Remember when bagels were health food, fusion hadn't become shorthand for pan-ethnic unoriginality and we were all giddy with the possibility of cereal bars as meal replacements? The 1980s are long gone. So why are their bland, neutered waitstaff uniforms still with us?

Not that we're suggesting a return to the humiliating dirndls of yore (we have the Red Lion for that) or Emilio Pucci-designed pop-mod dresses and pillbox hats (if only). But somewhere between Hooters short-shorts and the standard black slacks, white shirt and black tie, it would be nice to see a waiter's uniform with a little panache.

Two new supper clubs, First & Hope and Tar Pit, have extended their edenic Jazz Era vibe to include the clothes their staff wear. In the process, they've raised the bar in the sedate world of waitstaff uniforms and demonstrated that sophisticated and functional are not mutually exclusive.

A waitress at Tar Pit model's Martin Zepeda's black sheath dress.

A waitress at Tar Pit model's Martin Zepeda's black sheath dress.

At Tar Pit, local designer Martin Zepeda created a sexy black sheath dress for female waitresses and bartenders. Hitting just-above-the knee, it features a deep but narrow U-neck with extended cap sleeves that bring out the dress's graceful silhouette.

At larger and more elaborate First and Hope, general manager Steve Scott Springer brought in Mad Men assistant costume designer Allison Leach. Working in a palette of gray and black, she designed four different dresses for the female waitstaff: a black wrap dress for bartenders, a knee-length charcoal dress for servers, a light silver baby doll dress for cocktail servers and a darker silver floor-length gown for hostesses. She also created two uniforms for the male waitstaff.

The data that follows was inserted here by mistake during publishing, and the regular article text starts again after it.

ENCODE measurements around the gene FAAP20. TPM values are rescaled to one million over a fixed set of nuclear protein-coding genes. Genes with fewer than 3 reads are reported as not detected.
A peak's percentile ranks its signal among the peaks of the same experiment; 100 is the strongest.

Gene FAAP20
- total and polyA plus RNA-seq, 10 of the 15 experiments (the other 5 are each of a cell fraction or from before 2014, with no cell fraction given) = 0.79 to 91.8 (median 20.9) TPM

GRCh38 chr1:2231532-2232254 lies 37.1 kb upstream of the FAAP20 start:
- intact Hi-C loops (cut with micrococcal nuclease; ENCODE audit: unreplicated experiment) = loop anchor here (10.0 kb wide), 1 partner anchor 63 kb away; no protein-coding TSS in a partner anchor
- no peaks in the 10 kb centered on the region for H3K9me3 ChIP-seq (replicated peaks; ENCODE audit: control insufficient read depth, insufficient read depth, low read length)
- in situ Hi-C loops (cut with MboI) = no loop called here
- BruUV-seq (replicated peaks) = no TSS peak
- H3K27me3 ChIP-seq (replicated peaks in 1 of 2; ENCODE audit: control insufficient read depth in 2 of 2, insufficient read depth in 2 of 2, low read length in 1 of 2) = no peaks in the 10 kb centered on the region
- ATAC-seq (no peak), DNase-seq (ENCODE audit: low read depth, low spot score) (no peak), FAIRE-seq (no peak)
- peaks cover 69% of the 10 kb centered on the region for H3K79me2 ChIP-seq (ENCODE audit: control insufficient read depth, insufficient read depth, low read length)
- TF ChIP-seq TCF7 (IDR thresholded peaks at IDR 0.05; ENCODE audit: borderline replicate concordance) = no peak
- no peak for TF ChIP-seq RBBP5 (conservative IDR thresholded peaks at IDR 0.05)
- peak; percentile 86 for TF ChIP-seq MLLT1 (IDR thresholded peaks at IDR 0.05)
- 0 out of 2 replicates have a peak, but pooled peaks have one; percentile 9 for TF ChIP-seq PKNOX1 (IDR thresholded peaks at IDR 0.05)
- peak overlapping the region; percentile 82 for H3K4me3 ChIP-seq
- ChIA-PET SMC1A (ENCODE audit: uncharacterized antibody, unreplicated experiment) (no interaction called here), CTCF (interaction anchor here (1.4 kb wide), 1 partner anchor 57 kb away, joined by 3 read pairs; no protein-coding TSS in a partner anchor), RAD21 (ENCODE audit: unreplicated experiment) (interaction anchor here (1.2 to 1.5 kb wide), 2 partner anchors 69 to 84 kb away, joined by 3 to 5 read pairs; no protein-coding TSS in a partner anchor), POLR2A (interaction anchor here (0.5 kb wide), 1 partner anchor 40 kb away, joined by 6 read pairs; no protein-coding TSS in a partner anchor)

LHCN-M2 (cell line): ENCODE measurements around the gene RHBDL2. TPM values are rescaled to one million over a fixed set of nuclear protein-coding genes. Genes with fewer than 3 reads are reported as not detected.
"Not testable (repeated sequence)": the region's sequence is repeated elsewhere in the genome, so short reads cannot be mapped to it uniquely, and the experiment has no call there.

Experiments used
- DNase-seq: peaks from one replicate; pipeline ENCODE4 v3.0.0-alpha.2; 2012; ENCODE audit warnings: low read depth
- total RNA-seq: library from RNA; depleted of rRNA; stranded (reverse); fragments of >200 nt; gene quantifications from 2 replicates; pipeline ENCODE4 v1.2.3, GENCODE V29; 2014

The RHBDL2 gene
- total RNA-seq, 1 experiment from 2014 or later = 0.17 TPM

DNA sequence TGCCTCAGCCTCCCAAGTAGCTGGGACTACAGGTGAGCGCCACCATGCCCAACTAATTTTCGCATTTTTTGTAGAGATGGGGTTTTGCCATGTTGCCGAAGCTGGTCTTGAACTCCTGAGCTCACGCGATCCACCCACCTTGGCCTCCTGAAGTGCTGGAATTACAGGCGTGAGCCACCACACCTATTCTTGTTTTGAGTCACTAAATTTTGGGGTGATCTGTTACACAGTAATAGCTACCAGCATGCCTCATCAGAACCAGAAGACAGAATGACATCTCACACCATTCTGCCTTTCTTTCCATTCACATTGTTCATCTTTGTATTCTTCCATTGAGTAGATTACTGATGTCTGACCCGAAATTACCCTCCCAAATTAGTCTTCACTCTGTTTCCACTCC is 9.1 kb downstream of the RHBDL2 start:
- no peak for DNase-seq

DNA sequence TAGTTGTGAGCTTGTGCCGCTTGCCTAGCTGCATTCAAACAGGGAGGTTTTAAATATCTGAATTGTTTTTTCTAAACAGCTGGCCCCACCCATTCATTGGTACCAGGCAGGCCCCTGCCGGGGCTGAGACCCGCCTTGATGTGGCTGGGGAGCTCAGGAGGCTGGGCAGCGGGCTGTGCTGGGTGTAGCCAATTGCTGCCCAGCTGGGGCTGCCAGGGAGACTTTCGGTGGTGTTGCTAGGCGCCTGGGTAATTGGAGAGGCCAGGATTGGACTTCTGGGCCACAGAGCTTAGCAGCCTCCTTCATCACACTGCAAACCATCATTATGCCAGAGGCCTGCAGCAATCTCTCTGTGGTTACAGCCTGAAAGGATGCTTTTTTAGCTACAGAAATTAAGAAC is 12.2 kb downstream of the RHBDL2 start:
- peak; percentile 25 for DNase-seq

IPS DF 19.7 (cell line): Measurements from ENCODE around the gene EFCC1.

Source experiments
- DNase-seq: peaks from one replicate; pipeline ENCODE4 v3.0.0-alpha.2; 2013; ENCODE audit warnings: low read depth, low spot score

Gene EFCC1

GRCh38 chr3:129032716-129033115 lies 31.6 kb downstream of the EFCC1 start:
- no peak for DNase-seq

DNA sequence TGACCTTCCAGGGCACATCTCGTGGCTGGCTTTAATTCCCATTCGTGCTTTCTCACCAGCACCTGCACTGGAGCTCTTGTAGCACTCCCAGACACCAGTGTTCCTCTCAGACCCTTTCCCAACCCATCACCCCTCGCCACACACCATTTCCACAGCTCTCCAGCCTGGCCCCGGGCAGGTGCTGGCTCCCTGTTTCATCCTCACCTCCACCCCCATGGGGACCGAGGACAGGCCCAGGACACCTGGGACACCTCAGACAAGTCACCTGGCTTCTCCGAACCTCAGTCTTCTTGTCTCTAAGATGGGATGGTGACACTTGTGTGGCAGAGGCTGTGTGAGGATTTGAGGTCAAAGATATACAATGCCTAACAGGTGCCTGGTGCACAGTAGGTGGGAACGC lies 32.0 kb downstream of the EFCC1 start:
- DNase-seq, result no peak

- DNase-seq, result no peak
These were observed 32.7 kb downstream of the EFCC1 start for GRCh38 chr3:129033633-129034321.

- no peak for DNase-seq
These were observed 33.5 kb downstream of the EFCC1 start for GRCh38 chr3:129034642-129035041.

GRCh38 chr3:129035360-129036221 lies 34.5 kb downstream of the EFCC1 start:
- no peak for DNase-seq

It's a credit to both designers that Zepeda's little black dress and all four of Leach's gowns look like they could be sold in a fancy department store. In fact, female patrons frequently ask the staff at both venues where they got their dresses.

“Jay [Perrin] wanted me to know his inspiration was the 1940s, when the glamour and silhouette of the woman was so simple and elegant,” Zepeda says. “He wanted something very simple.”

Creating dresses that would look as good on a size 0 as they would on a size 10 was a crucial consideration for both designers. Every house starts with a good foundation, and Leach is a woman who knows her way around a bullet bra and a full-body girdle. “That hourglass silhouette wasn't magic, and it certainly wasn't natural,” she says. To achieve some of the shaping and the support of classic foundation garments without their physical constraints, Leach chose fabrics with four-way stretch.

Aside from the black bartender dress, all the First & Hope dresses are made from a rayon-spandex combo. “It's halfway between a swimsuit and dance leggings,” Leach says. “At first, the girls didn't know if they could work in it. Then they put it on and said, 'Oh my god, it's so comfortable.' It really fits every shape beautifully, yet it's extremely moveable.”

Fabric was also a tough choice for Zepeda, who selected a blend of 75% polyester and 25% cotton. “The dress was cut on the bias, which gives it elasticity, and the bias cut adjusts to your body, so it's flattering on different figures,” Zepeda says.

Working on the bias, however, presented challenges. “The line of the fabric was hard for me to hide,” Zepeda explains. “Usually, there are darts that go in at the waist [to address] the excess fabric.” But Zepeda wanted this little black dress to have a clean line. “That's why you don't see darts anywhere else in this dress, because I put all of that into the neck.”